On blogging pre-history

11 10 2010

I just had to repost this:

Montaigne’s essays can be meandering, yes, and often only tangentially related to their supposed themes. He filled them with anecdotes and examples collected from classical literature but also stories he got from friends and the peasants on his estate. In this and other qualities, he probably had more influence on the free-form English essay than on the lofty, abstraction-prone style of Académie française-sanctioned French. And even back in the day, people complained that he shared too much trivial detail, such as his preference for white wine over red; “Who the hell wants to know what he liked?” one crabby scholar retorted. In the 19th century, Montaigne’s candid discussion of carnal matters led concerned editors to produce a bowdlerized version of his works, more suitable for the tender minds of young ladies.

In short, Montaigne was accused of every sin attributed to today’s memoirists and bloggers, whose literary great-grandfather he is. Nevertheless, you will find “Essays” in every one of those collections of great books you used to be able to buy by the set, bound in “full genuine leather,” with gold lettering. This suggests that the line between trash and literature may be less firmly drawn than some would have us believe, a notion that would probably please Montaigne himself. Or perhaps the real lesson here is that it doesn’t really matter what you write about, provided that you do it well.

I suppose I have lately tried to be too “high-brow” to the point of being pretentious. Maybe I should start posting pictures of my cats, reflections on my favorite T.V. shows, and AG’s recipes for gumbo and red beans and rice. Or maybe not. But perhaps I will be more understanding of people who do that style of blogging.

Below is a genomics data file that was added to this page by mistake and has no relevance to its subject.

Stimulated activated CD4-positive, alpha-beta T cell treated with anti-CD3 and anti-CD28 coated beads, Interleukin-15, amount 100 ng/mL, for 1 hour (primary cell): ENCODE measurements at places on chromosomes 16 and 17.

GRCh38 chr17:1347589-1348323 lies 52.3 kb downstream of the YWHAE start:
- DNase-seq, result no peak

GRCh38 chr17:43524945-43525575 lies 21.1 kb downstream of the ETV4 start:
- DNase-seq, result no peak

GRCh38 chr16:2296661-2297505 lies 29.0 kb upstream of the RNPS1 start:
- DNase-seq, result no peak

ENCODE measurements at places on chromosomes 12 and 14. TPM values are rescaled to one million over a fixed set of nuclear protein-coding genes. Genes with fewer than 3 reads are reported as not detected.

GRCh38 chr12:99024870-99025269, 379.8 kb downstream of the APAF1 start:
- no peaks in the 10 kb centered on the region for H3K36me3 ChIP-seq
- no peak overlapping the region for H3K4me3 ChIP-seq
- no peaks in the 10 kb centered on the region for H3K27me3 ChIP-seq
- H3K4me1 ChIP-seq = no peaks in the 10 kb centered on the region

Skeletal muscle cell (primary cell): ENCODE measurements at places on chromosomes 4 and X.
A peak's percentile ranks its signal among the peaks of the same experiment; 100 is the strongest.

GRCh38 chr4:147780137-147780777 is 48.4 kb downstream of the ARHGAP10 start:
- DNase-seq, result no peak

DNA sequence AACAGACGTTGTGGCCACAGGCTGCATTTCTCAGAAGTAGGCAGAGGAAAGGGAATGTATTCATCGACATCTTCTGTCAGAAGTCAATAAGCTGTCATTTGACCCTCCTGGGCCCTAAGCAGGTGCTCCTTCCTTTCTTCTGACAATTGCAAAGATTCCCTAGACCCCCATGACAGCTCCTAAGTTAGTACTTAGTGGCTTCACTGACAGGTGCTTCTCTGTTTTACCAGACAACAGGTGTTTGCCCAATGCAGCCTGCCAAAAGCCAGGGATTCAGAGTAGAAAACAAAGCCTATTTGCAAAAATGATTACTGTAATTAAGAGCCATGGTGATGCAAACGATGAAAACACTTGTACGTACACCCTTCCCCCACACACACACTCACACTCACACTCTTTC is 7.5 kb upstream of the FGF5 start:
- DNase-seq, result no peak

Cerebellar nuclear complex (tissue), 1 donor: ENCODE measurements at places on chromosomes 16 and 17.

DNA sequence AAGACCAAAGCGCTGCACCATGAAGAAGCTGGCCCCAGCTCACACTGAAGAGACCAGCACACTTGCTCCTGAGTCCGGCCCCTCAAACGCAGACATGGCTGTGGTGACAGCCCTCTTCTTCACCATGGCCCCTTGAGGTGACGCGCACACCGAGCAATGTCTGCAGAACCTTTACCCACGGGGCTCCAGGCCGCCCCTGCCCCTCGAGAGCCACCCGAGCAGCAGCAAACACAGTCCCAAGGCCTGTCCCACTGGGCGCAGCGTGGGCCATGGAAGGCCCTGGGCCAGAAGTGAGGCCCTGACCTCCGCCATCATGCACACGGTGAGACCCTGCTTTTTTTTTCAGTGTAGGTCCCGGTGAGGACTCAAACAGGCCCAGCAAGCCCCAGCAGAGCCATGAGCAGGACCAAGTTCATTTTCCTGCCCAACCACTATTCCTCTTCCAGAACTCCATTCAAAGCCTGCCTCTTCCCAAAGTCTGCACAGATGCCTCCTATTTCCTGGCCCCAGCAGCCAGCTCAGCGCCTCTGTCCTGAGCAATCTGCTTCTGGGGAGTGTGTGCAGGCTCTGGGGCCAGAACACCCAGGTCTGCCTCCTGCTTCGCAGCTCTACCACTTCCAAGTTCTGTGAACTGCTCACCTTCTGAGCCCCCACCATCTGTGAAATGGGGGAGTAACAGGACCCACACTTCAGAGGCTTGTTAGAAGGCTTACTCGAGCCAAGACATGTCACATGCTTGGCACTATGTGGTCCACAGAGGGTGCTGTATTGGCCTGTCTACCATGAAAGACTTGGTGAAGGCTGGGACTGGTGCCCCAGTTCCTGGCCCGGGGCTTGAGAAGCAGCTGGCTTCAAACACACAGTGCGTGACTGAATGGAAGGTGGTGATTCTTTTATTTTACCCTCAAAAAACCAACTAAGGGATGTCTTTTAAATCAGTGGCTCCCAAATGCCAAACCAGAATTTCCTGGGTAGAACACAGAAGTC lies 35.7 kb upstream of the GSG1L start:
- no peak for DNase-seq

13 responses

18 10 2010
Charles Curtis

I quatrieme it. Montaigne, Lacan, folk religion, ballet and gumbo. What could be better, or make more synergistic sense?

13 10 2010


That’s true. I guess a big issue of the archival process and subsequent building-of-current-history by later generations is the sound-noise ratio.

13 10 2010
The Singular Observer

I third it….

13 10 2010


This is only helpful is Google is still around in 100+ years. Given the quick rise and fall of Internet-based companies there’s no reason to think that it will be. Many of the early sites that used to be hosted on geocities and other similar services are gone because Yahoo, et. al pulled the plug on them. Besides, Google is not in the business of archiving our Internet history. The Library of Congress is archiving the contents of Twitter, which is a good start, but that’s still not much compared to what’s already been lost.

13 10 2010

Google caches almost everything.

12 10 2010